Does silicone last longer than natural rubber? Are metal blades better than plastic?
We’re going to break down the differences between the main types of wiper blades and explain why there is one clear winner when it comes to durability and performance.
Heads up, we’re going to delve pretty deep into some wiper blade dorkery. Just want an answer? We promise not to judge you if you jump to the summary section at the end.
Wait… there are different types of wiper blades?
Heck yeah there is. There are three main types of frames (metal, hybrid and beam) and two main types of blades (natural rubber and silicone), and one combination that is a clear stand out.
So what lasts the longest? Silicone or natural rubber?
Perhaps because they're hard to find, and not easily available to buy, silicone wiper blades carry a bit of mythical status.
But there's a reason silicone blades aren't supplied by most wiper blade brands and not easily available.
The reality is they aren't as durable and have a tendency to smear when compared to high-quality Premium natural rubber blades (especially those coated with graphite and embedded with Teflon).
Indeed, silicone blades are known to smear, and leave a haze across the windscreen. This is a commonly reported problem and occurs regularly enough that big wiper blade manufacturers know to avoid using silicone.
Silicone blades are also known to have issues with durability. Due to their susceptibility to temperature fluctuations, silicone blades tend to wear much faster than blades made from premium natural rubber.
Natural rubber blades are used by the majority of wiper suppliers and are what you'll find on virtually every new car and there's a reason for this. They tend to cause the least streaky, squeaking or smearing, and clear water best. Natural rubber blades are the most durable and best-performing option available.
So what is the best type of wiper blade frame?
Let's break them down...
Traditional Metal (aka Conventional)
This is the type of wiper you'll see on most pre-2005 vehicles and sometimes comes as standard equipment on cheaper new cars. It's an old-school design, and not particularly effective at high speeds as wind can get caught in the spaces in the frame.
These blades also tend to be susceptible to rust and corrosion as they're made from exposed metal. Because of this, they tend to be less durable than other options as they wear out faster.
Hybrid wiper blades come as standard equipment on most post-2005 Japanese vehicles. Though since 2016 there has been a decided shift towards using beam blades. These are essentially a traditional frame wiper blade with an outer plastic shell. The shell offers some level of protection for the internal metal components, but over time they are still susceptible to rust and corrosion, and therefore don’t tend to be as long-lasting as beam blade wipers.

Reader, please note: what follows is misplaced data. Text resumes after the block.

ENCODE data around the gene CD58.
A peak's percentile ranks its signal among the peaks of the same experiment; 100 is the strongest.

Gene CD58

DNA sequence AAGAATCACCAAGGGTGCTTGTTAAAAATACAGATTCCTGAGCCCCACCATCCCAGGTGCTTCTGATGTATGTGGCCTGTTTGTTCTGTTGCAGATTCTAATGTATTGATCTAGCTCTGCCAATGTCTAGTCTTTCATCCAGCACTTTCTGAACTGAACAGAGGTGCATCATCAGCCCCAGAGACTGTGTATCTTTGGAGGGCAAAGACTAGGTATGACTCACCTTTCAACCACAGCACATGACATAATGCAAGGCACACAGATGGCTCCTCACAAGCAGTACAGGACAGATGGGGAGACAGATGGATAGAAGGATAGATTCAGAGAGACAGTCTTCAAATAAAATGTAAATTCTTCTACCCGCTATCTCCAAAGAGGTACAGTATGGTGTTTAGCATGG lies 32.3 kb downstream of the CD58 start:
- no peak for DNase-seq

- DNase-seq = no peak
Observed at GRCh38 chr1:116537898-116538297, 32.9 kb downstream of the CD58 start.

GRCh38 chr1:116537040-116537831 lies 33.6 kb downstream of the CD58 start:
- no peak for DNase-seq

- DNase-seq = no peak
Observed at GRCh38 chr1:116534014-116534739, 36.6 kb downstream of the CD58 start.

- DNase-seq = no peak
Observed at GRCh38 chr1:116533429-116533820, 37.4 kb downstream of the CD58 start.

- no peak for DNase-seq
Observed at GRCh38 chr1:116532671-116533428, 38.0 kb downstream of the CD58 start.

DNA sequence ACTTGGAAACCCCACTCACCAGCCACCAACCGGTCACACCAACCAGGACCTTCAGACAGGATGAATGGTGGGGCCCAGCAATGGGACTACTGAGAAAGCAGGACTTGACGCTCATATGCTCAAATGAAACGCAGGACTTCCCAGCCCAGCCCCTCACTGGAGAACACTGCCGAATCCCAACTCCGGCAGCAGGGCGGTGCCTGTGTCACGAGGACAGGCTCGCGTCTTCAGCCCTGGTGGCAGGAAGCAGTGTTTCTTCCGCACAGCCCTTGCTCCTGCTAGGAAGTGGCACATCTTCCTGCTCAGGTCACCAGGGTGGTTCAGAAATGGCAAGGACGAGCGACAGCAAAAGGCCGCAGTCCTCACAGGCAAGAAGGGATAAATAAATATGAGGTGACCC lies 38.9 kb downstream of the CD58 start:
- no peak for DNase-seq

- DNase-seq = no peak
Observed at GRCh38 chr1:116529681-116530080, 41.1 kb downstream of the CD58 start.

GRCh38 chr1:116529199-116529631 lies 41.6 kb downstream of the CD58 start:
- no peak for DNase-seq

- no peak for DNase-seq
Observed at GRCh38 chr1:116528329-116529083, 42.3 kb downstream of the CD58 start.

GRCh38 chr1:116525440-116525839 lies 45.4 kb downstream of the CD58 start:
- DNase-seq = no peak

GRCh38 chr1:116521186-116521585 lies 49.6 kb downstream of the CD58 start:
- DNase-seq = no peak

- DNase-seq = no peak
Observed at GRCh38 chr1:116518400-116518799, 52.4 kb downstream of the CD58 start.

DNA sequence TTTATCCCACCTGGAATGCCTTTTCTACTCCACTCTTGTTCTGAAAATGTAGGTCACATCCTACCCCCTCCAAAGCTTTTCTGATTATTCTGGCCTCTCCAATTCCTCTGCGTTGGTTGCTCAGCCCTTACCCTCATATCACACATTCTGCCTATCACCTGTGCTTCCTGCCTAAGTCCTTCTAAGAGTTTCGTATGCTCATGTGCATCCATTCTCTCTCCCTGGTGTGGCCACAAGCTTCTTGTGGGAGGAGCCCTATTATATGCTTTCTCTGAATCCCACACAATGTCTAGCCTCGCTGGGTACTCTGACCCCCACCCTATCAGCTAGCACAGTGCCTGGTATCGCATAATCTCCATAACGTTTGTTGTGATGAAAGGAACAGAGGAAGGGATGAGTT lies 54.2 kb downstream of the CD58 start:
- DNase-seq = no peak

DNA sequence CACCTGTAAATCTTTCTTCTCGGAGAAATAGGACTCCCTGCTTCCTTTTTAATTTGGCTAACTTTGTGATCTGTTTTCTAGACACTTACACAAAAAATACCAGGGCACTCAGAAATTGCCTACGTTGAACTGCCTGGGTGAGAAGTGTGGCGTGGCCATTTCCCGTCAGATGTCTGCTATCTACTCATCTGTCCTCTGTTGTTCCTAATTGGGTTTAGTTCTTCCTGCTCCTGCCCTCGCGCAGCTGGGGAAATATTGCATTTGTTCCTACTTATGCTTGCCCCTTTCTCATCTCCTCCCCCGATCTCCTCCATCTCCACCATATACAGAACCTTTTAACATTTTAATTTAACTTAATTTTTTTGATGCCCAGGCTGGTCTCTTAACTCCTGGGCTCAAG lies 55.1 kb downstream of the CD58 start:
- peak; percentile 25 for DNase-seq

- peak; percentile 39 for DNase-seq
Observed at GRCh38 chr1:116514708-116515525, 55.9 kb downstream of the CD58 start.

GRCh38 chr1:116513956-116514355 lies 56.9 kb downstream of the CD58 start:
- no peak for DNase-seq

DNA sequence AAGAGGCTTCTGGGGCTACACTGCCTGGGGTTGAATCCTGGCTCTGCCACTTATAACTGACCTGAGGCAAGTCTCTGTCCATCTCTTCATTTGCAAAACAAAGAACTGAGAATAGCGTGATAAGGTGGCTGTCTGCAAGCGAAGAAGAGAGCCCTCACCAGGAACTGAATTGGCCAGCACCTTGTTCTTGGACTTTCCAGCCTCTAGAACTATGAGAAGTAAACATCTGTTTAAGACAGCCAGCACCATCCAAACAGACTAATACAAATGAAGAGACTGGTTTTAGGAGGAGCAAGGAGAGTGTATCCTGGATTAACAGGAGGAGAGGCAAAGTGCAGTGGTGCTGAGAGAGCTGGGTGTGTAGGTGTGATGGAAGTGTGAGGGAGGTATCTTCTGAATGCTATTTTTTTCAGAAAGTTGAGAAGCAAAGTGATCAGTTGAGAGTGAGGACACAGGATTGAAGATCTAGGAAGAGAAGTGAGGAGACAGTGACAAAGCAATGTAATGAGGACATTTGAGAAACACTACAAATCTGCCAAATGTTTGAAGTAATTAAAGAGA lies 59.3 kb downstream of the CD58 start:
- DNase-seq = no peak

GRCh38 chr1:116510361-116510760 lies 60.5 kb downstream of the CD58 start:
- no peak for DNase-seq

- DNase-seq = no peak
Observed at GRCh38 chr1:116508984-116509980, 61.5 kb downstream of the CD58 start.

Beam Blade (aka Aero, Euro, Frameless, Flat)
Beam blade wipers are uniquely constructed with an internal fully encapsulated pre-tensioned steel beam and a streamline plastic coating. Because of their minimalist and streamline profile, they are by far the most effective at high speeds. The total lack of exposed metal parts also ensures they are not susceptible to rust and corrosion, and therefore last longer than both hybrid and traditional metal frames.
So which frame is the best?
Beam blades have long been the chosen standard equipment on premium and high-performance vehicles, and because of their clear advantages are becoming the norm across the new car industry.
Not only do these perform better at speed, but due to their total lack of exposed metal parts, they are more durable and last longer than hybrid of traditional metal frame wipers.
If you're looking for the longest-lasting new wiper blades the clear best choice for your car is a pair of beam blade wiper blades with a premium natural rubber blade.
This is the lack of exposed metal parts in the frame that ensure they’re not susceptible to rust or corrosion (issues that can affect both metal and hybrid wipers). As well as natural blades that are less vulnerable to temperature fluctuations compared to silicone.
However, it's worth noting that not all beam blade wipers are created equal. To ensure you're getting maximum performance, durability and safety from your wipers look for dual-cut blades made with premium natural rubber embedded with Teflon and coated with graphite.
Also, make sure to look for blades with a solid warranty. Ideally, one that covers both fitment and performance issues (the longer the better). After all, no one wants wipers on their car that aren't guaranteed to do the job.
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